Business agility promises to help create the mindset and behaviors you need to pivot quickly when disruption hits. Instead of making you fall behind, each disruption becomes a new pivot point that launches you ahead of your competition. At the same time, however, bad strategy can sink a company when it’s time to act. That’s where the Goals Objectives Strategies Tactics (GOST) framework can help.
If you are looking to improve your strategy game, pick up a copy of Rich Horwath‘s Elevate: The Three Disciplines of Advanced Strategic Thinking, and read up on the GOST framework. Since adopting it, I have been far more effective at helping my clients learn the agile portfolio and formulate strategies that can drive their business and technical agility teams.
Of course, I’ve put my own spin on this, so you should check out the book if you want to understand Horwath’s original ideas. Also, the GOST framework is just one part of his book.
Horwath’s framework consists of goals, objectives, strategies, and tactics. Of the many metrics in the book, this one is key: Only 19% of 2,000 global executives surveyed said that their company had a distinct process for developing strategy. And of that 19%, more than two-thirds (67%) said they executed their approach poorly.
When combined with the Scaled Agile Framework (SAFe), GOST can boost your business’s agility. Here’s why, and how to use the two frameworks together effectively.
Understanding the GOST framework
Horwath describes how the GOST framework works by citing an exercise where he asks a room of leaders to define strategy and then give an example. He collects the answers and reads them out loud to see how many have the same definition of strategy. As expected, they are all over the place.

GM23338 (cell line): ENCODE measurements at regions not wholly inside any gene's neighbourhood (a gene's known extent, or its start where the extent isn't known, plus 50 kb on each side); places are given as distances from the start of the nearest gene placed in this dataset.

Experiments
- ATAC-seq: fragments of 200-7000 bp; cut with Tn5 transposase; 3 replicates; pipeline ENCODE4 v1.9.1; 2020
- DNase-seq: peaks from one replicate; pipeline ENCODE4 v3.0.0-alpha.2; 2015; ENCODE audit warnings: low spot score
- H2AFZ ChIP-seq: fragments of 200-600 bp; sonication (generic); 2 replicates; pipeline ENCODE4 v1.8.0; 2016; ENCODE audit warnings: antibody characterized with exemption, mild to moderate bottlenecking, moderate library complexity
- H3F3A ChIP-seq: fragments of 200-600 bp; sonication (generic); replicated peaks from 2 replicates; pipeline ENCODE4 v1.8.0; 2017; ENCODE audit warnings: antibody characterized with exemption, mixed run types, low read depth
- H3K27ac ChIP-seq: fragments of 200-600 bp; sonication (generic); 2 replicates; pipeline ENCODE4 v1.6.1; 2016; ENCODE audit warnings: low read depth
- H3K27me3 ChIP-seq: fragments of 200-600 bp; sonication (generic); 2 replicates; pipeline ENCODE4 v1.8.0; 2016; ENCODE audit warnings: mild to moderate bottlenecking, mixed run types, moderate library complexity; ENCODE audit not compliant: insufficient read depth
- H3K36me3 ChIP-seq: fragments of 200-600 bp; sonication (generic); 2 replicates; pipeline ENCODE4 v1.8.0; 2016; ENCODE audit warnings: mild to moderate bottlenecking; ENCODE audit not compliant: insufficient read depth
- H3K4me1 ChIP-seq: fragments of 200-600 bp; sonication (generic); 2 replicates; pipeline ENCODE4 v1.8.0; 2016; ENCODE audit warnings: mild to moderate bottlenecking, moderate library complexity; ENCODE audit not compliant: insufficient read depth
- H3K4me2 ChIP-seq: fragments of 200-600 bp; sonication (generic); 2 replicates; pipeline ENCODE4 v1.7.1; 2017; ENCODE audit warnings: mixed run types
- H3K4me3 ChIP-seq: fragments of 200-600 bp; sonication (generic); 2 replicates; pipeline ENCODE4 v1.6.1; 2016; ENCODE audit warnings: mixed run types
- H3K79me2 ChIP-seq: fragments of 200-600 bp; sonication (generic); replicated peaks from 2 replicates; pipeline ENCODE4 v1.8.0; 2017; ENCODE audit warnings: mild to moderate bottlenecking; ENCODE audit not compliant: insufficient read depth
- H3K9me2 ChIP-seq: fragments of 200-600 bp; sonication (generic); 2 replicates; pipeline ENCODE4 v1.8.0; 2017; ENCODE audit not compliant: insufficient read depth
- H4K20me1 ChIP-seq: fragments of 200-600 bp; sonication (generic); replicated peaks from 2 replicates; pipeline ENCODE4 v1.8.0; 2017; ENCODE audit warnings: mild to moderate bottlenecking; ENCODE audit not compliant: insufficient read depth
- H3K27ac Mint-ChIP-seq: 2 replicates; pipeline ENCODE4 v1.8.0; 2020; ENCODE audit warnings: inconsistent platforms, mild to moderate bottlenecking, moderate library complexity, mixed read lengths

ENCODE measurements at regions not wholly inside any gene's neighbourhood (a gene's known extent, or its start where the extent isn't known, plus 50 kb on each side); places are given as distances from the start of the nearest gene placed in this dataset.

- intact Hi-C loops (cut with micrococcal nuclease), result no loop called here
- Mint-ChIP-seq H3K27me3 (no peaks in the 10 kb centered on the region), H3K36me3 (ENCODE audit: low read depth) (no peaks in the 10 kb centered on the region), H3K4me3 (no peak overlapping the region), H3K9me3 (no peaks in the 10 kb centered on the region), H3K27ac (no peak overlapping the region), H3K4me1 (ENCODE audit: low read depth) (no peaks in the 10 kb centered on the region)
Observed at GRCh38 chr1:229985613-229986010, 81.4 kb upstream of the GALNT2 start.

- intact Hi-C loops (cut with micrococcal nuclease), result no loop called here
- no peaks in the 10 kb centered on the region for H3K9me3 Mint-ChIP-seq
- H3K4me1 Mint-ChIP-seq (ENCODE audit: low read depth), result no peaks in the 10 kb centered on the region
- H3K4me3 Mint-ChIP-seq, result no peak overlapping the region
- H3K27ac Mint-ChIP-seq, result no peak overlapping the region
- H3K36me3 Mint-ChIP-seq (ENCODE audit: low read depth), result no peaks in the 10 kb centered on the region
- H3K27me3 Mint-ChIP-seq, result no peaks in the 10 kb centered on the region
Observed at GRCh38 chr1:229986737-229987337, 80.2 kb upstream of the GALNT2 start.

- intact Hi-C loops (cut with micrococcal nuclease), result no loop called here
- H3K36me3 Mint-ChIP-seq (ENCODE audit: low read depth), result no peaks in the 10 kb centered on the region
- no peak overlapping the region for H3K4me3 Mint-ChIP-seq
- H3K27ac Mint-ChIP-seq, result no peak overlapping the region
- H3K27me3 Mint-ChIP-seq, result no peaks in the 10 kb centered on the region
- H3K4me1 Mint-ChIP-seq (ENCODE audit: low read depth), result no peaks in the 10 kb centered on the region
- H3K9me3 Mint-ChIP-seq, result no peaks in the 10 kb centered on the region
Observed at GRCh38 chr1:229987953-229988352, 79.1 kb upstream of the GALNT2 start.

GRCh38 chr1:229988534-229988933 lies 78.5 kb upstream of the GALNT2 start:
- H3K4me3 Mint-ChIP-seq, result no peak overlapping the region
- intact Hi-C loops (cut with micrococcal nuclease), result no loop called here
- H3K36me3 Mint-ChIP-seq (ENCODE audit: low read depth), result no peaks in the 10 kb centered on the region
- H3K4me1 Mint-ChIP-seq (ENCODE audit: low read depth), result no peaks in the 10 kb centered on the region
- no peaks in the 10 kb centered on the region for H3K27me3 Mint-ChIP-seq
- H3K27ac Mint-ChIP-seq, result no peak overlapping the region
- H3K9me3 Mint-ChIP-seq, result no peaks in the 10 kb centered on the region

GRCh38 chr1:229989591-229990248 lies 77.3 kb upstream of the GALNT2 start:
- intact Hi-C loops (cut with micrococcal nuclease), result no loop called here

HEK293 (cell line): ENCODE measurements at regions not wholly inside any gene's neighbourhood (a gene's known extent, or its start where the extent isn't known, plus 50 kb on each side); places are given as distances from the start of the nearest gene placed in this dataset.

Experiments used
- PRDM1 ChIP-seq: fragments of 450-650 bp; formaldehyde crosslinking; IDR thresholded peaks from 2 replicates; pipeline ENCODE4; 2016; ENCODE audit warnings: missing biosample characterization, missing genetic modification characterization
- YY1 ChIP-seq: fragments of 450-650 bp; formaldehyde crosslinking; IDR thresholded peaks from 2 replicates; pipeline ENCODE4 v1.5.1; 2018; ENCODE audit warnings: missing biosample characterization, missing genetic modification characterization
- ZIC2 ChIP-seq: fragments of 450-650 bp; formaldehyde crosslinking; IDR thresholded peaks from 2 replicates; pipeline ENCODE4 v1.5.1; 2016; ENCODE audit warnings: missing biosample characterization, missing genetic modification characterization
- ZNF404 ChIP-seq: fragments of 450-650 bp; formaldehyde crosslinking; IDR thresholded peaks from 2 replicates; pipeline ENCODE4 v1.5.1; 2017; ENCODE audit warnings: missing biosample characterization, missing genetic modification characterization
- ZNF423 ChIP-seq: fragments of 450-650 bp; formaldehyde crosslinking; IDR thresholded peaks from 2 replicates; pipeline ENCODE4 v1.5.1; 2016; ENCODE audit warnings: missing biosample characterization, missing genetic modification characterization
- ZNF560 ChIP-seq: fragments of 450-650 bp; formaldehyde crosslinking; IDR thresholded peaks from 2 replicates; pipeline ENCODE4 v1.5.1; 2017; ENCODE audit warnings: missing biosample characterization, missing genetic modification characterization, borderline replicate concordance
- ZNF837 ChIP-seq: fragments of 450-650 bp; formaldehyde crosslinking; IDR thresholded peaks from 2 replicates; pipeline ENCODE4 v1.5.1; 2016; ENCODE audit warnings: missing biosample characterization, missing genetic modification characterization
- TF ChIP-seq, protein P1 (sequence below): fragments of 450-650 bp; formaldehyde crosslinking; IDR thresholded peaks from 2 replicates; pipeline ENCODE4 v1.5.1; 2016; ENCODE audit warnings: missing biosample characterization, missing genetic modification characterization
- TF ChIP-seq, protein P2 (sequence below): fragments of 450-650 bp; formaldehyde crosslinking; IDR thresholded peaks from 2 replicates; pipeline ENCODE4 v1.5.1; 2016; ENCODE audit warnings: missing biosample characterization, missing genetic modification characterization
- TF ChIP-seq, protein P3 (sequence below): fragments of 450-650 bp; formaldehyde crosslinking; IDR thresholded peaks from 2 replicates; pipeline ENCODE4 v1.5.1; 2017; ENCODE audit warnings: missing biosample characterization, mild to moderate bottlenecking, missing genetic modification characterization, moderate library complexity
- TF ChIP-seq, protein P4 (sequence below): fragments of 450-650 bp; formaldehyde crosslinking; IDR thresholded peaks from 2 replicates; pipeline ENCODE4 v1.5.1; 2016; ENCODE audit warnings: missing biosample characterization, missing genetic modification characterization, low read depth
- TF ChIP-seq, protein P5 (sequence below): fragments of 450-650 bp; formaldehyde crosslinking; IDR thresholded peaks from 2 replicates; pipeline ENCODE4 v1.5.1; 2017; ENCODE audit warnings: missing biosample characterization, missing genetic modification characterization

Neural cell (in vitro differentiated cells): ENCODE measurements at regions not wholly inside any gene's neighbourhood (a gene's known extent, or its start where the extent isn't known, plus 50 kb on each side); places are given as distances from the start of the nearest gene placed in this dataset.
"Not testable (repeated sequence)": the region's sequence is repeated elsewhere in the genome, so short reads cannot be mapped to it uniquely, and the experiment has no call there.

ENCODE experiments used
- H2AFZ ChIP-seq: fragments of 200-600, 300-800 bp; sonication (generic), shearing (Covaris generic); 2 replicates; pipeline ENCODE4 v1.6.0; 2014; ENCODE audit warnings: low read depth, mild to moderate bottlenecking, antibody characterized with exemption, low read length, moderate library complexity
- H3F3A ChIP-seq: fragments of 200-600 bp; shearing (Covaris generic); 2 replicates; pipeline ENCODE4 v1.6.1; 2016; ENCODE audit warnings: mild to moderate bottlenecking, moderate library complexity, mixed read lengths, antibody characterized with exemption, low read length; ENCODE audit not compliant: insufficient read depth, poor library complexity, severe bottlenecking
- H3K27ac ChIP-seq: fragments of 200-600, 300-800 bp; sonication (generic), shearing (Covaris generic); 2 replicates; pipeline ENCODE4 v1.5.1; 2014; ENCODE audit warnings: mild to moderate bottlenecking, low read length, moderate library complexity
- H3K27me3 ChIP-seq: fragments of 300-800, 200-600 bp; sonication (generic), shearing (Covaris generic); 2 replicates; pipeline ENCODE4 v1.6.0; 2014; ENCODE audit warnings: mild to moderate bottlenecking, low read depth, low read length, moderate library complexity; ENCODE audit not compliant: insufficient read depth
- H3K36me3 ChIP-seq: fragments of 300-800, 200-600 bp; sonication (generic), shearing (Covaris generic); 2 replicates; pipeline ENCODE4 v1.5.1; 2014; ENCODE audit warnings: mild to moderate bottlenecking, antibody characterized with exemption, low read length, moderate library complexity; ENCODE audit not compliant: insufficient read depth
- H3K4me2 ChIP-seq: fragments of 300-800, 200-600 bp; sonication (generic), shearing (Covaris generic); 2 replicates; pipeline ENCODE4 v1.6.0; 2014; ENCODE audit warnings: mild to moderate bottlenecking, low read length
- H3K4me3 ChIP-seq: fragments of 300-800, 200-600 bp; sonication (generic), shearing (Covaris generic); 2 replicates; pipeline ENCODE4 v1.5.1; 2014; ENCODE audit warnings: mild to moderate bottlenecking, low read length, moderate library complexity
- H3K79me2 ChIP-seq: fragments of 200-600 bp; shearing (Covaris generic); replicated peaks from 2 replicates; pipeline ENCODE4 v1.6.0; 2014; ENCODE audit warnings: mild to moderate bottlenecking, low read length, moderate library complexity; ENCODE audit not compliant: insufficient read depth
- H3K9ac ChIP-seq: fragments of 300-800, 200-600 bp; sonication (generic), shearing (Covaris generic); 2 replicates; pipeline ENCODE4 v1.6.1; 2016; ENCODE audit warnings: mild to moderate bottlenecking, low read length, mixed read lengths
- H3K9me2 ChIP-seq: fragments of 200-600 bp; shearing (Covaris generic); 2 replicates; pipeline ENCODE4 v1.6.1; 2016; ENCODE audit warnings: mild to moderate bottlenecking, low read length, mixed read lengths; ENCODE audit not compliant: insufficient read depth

It is common for individuals within departments to feel that their organization does not provide them with clear strategies.
If your company does not have a framework for strategy, Horwath’s GOST framework can help.
Horwath suggests that if you give each element of GOST a crisp definition, you can become a master of strategic thinking. Here are his original definitions, which I’ve tweaked a bit:
- Goals: General targets that have direct business value.
- Objectives: Specific targets that have direct business value. These adhere to SMART, a methodology for helping set goals that stands for “specific, measurable achievable, relevant, and time-bound.”
- Strategies: How you plan to allocate resources to achieve your goals and objectives.
- Tactics: Specific, tangible actions your resources will execute. The results can be tangible.
With the GOST framework, you can usually categorize people’s answers about strategies into one of these four buckets.
Figuring it out
Here are five examples of the answers Horwath got when he asked, “What are your current strategies?”
- Become the global leader in our industry
- Use innovation to build customer- centric solutions
- Grow our audience
- Strengthen our core business, execute new initiatives, and reduce costs
- Increase sales by 25% in emerging markets via new growth opportunities
But are these really strategies, or are they goals, objectives, or tactics? To decide, ask yourself these questions: